Monte Antico Toscana 2007. I raved about this one before. Plus, it won The Battle of Toscanas.

Columbia Crest Grand Estates 2007 (Columbia Valley). This is a good everyday wine. It’s a solid 88-point wine, and I say it’s 89. Plus, it’s only $8 or $9.

Jade Mountain La Provencale 1999 (St. Helen, CA). I don’t remember why I picked this one up, but I have had it for a while. It’s the dusty bottle on the left. I know it’s good. I wonder if I should save it. You know, what if I have a kid. This might be his or her only way to experience the previous millennium. I actually did this for my friends with their first baby. I picked up a bottle of a 1999 Cabernet Sauvignon. I wanted their child to experience the millennium in which their parents met.

Domain Les Grands Bois Côtes Du Rhone Cuvee Les Trois Sœurs 2009. I had this before. It pushes 90 points.

Ryan Vineyard Calera Thirtieth Anniversary Vintage Pinot Noir 2005. I remember this being a real good Pinot Noir. It’s normally $50, but I got it for $25.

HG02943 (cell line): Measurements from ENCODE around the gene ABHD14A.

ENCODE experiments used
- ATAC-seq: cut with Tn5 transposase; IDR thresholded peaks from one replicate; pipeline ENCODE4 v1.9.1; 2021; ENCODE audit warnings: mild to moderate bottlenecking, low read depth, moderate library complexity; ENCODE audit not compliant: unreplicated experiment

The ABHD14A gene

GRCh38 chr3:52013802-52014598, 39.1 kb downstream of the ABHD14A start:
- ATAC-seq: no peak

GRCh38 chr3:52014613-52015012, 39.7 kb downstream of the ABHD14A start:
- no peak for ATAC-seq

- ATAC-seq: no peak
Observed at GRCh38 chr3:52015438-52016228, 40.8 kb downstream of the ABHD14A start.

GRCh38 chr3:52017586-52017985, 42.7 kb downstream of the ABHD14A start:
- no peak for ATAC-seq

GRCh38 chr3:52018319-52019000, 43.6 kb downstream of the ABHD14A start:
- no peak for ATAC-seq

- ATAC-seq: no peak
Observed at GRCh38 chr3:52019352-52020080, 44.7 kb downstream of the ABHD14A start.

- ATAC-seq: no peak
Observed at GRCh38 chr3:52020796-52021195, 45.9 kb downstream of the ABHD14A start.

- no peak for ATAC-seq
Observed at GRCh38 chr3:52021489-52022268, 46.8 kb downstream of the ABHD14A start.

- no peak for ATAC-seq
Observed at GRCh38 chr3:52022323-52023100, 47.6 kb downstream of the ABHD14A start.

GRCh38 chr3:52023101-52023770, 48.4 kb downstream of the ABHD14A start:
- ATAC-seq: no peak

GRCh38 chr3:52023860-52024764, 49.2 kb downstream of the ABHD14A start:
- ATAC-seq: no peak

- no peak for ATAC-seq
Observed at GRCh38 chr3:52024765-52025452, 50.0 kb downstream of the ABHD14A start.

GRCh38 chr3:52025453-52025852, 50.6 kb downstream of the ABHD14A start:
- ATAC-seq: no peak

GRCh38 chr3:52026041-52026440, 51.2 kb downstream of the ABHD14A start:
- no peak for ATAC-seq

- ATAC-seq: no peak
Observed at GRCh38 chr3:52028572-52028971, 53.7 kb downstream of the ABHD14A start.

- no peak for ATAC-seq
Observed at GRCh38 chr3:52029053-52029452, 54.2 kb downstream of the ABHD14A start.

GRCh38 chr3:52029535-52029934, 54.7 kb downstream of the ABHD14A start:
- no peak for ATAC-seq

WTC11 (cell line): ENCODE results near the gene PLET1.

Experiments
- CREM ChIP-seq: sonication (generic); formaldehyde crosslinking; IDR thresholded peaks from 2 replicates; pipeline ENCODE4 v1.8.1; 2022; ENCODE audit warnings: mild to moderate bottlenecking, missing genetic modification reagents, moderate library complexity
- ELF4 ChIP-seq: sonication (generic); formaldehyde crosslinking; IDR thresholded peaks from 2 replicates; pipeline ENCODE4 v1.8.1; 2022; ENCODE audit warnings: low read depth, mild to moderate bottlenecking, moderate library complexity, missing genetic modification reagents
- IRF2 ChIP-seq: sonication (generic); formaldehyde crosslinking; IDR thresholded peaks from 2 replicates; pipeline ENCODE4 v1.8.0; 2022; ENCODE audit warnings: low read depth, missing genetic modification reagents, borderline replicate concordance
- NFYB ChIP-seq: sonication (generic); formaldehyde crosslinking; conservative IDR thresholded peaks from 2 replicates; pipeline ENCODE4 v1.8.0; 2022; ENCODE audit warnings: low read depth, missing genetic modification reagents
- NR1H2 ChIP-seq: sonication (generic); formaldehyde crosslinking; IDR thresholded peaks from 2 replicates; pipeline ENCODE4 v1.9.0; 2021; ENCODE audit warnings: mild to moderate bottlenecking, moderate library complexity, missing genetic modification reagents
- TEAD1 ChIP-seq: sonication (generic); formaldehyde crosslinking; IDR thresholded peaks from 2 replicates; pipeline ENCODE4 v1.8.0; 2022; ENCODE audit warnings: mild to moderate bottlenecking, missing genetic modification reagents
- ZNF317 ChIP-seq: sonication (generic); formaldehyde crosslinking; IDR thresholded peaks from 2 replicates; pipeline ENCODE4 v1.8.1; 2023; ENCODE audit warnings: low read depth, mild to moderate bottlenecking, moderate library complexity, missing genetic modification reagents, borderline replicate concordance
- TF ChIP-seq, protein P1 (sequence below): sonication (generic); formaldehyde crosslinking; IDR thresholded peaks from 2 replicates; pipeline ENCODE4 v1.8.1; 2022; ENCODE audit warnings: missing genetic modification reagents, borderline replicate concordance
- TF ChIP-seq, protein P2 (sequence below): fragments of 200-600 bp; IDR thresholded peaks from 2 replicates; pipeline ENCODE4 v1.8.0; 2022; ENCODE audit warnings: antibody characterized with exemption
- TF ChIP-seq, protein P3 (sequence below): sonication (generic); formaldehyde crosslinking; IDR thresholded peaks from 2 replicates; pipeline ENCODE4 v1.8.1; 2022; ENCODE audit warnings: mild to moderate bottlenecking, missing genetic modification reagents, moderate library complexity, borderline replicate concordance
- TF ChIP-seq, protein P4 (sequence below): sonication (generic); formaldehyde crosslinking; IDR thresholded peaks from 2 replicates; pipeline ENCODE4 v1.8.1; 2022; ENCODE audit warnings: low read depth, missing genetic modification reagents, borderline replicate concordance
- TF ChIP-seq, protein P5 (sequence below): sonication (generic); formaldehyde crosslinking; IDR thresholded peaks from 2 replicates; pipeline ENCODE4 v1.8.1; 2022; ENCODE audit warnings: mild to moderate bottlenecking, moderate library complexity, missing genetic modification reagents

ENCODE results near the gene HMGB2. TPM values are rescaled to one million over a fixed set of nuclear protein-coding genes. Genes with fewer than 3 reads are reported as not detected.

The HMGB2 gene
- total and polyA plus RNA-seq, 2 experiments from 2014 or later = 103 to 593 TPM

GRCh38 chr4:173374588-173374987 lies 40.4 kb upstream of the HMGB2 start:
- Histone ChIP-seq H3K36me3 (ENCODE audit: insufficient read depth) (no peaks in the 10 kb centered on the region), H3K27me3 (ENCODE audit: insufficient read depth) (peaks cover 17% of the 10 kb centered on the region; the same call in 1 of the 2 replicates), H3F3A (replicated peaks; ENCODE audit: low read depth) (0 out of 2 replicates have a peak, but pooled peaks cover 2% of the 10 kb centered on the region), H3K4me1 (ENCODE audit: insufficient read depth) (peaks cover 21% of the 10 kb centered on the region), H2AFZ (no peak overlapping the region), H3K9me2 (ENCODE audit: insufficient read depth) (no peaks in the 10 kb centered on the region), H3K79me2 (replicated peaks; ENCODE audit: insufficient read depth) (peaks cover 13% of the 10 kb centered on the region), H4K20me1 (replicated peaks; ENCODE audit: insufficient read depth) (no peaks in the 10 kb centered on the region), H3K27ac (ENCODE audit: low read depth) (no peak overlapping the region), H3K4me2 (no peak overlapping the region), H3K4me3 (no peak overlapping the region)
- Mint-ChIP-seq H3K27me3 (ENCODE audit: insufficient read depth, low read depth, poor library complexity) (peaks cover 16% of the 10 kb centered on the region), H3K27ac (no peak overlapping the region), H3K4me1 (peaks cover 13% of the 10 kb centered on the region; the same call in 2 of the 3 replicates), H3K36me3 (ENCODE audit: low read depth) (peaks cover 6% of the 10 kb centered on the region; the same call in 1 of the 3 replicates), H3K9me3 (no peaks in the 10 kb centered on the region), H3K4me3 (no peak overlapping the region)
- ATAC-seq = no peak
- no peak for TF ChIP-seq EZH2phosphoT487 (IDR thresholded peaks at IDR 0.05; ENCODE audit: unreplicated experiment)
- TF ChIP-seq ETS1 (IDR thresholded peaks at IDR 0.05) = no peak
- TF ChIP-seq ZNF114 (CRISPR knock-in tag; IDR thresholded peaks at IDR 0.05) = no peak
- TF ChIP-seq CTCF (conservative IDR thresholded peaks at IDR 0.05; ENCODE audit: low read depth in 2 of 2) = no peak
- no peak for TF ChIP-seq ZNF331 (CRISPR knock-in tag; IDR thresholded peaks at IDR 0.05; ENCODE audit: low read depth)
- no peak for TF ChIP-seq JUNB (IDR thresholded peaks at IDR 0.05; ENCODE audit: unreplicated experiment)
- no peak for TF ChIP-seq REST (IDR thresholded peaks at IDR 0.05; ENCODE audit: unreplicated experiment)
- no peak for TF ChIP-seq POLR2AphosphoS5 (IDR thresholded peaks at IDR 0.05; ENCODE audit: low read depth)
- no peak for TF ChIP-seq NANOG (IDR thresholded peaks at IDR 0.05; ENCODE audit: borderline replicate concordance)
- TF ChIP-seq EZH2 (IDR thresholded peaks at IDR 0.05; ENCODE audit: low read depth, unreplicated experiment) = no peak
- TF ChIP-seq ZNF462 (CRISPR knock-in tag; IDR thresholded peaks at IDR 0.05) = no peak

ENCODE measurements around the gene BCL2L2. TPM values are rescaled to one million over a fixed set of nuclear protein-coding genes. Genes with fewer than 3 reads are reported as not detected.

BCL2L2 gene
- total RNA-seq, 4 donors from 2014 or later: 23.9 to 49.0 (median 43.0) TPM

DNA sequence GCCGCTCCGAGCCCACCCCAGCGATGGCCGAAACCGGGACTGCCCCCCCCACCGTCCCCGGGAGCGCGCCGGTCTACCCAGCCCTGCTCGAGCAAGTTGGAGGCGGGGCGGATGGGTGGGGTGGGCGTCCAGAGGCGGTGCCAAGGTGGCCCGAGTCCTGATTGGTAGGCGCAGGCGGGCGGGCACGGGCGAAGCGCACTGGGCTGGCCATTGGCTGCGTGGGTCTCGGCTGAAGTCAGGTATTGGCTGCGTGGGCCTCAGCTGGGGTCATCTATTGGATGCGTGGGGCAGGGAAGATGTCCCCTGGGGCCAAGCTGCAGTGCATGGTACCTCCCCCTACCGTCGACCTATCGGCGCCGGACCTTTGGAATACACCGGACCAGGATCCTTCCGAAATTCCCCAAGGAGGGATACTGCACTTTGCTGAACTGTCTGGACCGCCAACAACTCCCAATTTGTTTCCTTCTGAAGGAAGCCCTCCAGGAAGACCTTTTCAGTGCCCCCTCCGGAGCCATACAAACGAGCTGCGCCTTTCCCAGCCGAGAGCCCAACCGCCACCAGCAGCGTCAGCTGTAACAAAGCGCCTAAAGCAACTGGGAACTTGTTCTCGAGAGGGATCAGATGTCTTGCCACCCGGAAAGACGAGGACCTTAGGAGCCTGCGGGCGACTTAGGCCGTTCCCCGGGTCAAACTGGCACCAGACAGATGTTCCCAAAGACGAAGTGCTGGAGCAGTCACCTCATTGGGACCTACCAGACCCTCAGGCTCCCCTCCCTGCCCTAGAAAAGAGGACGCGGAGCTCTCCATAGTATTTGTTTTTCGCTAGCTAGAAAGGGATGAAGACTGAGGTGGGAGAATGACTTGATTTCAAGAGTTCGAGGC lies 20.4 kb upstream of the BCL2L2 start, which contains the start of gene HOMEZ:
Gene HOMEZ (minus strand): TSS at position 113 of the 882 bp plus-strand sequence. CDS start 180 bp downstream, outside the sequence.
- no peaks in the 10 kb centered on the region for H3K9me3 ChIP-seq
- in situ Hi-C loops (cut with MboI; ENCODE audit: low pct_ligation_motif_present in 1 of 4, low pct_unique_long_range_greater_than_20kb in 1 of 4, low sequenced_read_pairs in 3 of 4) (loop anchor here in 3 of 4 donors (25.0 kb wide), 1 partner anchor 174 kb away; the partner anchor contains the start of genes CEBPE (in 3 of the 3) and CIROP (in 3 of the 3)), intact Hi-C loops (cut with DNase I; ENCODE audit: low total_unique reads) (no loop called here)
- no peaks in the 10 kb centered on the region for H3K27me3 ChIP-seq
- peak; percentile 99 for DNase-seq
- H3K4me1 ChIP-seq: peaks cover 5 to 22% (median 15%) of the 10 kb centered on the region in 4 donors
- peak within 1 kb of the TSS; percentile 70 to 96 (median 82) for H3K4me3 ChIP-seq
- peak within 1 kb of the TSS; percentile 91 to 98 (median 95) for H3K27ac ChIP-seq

Castell del Remei Gotim Bru Costers del Segre 2006. I read something good about this somewhere, plus it looks like something I’ve never tried before.

Lan Rioja Reserva 2005. This isn’t on The Wine Spectator Top 100 Wines of 2010, but the Bodegas LAN Rioja Crianza 2006 is at spot 90. I’ve heard the 2005 Reserva is even better or just as good as the Crianza 2006.

Altamura Cabernet Sauvignon 2007 (Napa Valley). This one is number five on The Wine Spectator Top 100 Wines of 2010. When I heard Mahan’s Liquor and Wines was getting some, I got in on the order because I thought it was Altamira, where all the cave paintings are. This would have been a special joy because I’m studying and writing about Paleolithic cave art. When I got it, I saw that it was spelled different and was from California. Sigh. But, hey, it’s number five, plus I have the Lascaux which is number 85, so yay.

I’ve got some good times ahead. Stay tuned. I’ll share them with you.//




The Cave (Winner of The Bitter Oleander Press Library of Poetry Book Award for 2013.)

The Cave

Poems for an Empty Church

Poems for an Empty Church

The Oldest Stone in the World

The Oldest Stone in the Wolrd

Henri, Sophie, & The Hieratic Head of Ezra Pound: Poems Blasted from the Vortex

Henri, Sophie, & The Hieratic Head of Ezra Pound: Poems Blasted from the Vortex

Pre-Dew Poems

Pre-Dew Poems

Negative Time

Negative Time

After Malagueña

After Malagueña